Aesthetic surgery started long before the invention of silicone breast implants and other surgeries that we typically think of when we hear plastic surgery. There is evidence that physicians used skin graft techniques in ancient India over 2800 years ago. Plastic surgery was slow to spread from Eastern to Western cultures but eventually progress quickened during the Ancient Roman Empire. A writer named Aulus Cornelius Celsus documented extensive work in reconstruction in his work, De Medicina. His work was very advanced for the time; he suggested working in a clean environment and cleaning out wounds. It seems he had a premonition about germs, which would not be confirmed until 18 centuries later. His book contained steps to reconstructing many parts of the face including ears and lips.
Although plastic surgical practices seems advanced during the Roman Empire, innovation halted as Christianity spread. Hygiene practices declined throughout Europe and the focus shifted from science to religion for a period of time. Even with these setbacks, some advancements were still made such as a treatment for those born with a cleft lip.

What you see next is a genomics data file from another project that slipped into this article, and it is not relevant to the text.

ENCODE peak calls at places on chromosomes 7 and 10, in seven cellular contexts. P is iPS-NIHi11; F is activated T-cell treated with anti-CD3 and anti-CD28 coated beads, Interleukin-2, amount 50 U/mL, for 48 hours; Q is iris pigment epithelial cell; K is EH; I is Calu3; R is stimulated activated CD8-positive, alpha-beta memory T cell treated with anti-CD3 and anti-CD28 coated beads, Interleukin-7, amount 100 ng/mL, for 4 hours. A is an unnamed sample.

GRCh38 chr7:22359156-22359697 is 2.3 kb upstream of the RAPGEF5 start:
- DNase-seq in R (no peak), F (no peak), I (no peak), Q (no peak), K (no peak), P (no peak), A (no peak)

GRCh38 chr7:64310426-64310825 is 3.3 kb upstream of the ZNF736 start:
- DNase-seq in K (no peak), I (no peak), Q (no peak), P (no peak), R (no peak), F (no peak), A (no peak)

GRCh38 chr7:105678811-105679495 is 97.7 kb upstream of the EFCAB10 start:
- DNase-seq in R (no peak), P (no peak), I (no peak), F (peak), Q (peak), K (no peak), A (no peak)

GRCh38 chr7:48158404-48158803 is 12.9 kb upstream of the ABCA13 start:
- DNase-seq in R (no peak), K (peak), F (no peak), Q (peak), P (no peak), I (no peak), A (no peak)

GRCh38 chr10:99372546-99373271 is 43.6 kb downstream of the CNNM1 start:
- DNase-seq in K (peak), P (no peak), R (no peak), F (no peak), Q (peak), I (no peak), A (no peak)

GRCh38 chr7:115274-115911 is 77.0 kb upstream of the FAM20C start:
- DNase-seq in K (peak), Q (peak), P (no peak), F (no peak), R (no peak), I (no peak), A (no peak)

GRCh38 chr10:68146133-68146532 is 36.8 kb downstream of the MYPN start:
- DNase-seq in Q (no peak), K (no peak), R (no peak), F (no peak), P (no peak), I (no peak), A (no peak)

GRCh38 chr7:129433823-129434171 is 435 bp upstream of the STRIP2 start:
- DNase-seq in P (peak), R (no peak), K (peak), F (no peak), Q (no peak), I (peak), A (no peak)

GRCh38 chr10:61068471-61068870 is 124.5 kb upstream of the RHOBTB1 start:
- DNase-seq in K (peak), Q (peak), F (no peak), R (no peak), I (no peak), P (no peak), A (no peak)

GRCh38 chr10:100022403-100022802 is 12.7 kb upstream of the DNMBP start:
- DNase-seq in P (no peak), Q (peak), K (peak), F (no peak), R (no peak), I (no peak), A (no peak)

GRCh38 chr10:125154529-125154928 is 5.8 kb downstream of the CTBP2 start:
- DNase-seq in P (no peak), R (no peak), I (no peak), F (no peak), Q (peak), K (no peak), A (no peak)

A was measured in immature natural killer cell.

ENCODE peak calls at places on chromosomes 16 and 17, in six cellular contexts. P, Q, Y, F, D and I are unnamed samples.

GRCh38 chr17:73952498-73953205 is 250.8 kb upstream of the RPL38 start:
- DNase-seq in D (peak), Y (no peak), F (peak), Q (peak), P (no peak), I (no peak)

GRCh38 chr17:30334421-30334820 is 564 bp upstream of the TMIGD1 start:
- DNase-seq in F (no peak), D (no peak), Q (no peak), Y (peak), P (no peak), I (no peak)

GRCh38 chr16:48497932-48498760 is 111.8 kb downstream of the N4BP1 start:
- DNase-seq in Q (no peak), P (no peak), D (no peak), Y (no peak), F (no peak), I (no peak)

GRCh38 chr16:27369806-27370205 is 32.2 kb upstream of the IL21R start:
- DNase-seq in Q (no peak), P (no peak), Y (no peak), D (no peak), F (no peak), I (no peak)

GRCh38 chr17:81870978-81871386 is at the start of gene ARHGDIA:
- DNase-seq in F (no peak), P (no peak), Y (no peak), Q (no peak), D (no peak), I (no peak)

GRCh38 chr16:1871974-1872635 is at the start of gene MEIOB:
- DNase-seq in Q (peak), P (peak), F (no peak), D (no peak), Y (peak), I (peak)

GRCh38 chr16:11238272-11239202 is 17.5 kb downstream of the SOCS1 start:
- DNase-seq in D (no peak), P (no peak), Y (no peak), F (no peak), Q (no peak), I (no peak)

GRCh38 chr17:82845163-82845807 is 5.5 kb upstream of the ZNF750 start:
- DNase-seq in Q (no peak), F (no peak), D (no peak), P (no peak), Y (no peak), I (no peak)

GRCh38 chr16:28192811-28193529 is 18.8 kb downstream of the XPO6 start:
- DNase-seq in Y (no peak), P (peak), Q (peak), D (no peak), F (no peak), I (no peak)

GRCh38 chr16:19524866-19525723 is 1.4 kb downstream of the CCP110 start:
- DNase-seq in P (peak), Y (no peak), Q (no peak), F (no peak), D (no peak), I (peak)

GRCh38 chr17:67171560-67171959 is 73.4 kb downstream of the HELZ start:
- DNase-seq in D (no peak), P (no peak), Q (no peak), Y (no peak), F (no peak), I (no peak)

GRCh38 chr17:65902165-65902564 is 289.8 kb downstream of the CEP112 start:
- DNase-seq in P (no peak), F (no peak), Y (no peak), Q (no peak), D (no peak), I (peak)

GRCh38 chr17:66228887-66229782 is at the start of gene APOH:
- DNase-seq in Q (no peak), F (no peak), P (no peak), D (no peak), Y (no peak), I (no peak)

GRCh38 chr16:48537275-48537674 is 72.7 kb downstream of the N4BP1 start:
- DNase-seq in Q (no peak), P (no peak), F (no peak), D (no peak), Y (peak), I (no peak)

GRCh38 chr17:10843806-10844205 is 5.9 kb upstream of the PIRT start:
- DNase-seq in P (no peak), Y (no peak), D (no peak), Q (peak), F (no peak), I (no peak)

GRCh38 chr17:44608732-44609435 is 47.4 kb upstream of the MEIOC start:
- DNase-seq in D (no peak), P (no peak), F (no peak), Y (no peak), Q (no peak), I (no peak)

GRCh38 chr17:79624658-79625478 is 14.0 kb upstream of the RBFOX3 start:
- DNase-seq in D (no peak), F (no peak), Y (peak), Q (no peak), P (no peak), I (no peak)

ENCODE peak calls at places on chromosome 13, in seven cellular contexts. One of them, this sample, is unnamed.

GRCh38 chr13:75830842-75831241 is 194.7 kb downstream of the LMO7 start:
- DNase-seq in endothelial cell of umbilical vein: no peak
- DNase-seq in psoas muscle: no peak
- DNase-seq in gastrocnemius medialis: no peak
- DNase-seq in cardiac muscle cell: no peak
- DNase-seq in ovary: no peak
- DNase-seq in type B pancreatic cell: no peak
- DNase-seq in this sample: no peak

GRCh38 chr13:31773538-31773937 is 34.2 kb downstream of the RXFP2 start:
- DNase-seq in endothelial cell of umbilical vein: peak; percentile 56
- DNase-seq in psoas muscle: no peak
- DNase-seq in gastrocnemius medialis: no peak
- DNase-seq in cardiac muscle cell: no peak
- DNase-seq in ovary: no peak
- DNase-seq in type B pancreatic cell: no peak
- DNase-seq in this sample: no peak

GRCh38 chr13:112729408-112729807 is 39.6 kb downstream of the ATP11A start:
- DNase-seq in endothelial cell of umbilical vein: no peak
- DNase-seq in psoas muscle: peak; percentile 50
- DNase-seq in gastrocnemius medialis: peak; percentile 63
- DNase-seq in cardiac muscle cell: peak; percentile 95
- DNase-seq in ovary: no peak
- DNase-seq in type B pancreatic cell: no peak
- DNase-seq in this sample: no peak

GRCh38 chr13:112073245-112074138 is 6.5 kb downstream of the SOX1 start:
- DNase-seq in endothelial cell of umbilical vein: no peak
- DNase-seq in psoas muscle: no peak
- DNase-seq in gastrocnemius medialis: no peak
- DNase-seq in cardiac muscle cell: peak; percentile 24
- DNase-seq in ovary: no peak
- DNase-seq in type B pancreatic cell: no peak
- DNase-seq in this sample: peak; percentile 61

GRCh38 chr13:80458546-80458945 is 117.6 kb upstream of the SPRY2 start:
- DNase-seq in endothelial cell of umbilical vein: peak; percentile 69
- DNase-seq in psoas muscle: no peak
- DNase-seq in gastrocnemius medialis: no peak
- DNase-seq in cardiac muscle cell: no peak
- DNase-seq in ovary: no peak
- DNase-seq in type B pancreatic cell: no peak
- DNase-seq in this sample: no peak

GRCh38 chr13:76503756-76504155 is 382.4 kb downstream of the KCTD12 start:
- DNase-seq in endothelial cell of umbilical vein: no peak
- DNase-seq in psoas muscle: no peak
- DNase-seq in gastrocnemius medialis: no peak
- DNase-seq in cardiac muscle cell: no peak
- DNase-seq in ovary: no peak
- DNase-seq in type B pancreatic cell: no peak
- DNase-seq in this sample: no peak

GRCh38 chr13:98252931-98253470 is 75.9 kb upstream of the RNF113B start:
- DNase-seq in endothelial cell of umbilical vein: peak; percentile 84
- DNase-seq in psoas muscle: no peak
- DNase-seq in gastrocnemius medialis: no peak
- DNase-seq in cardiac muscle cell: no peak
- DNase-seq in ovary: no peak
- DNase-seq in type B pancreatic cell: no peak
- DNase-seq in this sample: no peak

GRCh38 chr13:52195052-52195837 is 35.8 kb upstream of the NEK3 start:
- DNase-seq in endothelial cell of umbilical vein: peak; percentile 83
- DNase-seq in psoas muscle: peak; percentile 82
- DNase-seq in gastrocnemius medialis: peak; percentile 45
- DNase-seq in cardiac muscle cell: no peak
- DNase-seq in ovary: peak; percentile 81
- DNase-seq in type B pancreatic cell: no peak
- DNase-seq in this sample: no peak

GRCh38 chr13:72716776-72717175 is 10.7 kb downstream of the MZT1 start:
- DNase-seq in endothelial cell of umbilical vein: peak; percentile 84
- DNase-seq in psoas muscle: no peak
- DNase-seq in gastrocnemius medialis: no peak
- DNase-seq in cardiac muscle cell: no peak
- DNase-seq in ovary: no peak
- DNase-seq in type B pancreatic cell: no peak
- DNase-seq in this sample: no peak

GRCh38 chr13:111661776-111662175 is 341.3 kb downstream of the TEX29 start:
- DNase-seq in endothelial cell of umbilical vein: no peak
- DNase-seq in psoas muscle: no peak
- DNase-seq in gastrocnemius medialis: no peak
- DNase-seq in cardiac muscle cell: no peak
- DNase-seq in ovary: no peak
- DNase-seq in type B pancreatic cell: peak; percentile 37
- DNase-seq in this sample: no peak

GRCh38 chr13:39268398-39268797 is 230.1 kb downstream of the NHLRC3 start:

After the Middle Ages, the Renaissance turned its focus back to science and plastic surgical techniques were once again being developed. A text from this time period contains almost 200 surgical topics and some modern day plastic surgery treatments are believed to have roots in this text.
The next burst of surgical innovation in plastics comes as necessity. Many soldiers experience severe trauma during World War I due to the advancement of military weapons and therefore often needed reconstructive surgery. A doctor named Vilray Blair was responsible for creating several plastic surgery clinics to treat those injured in the war.
Plastic surgery saw much growth in the years after WWI. The first training program explicitly for plastic surgery was established in 1924 at Johns Hopkins University by Dr. John Davis, the first professor of plastic surgery. In the decade after, plastic surgery became an important field of medicine even influencing innovation in everyday life such as a shatterproof car windshield to reduce the number of injuries during car crashes. The first organ transplant was performed by a plastic surgeon in 1954. Throughout the 19th century plastic surgery has developed into the extensive field we know it to be today; from burn victims to hand injuries to cosmetic breast augmentation plastic surgery has become an essential part of medicine.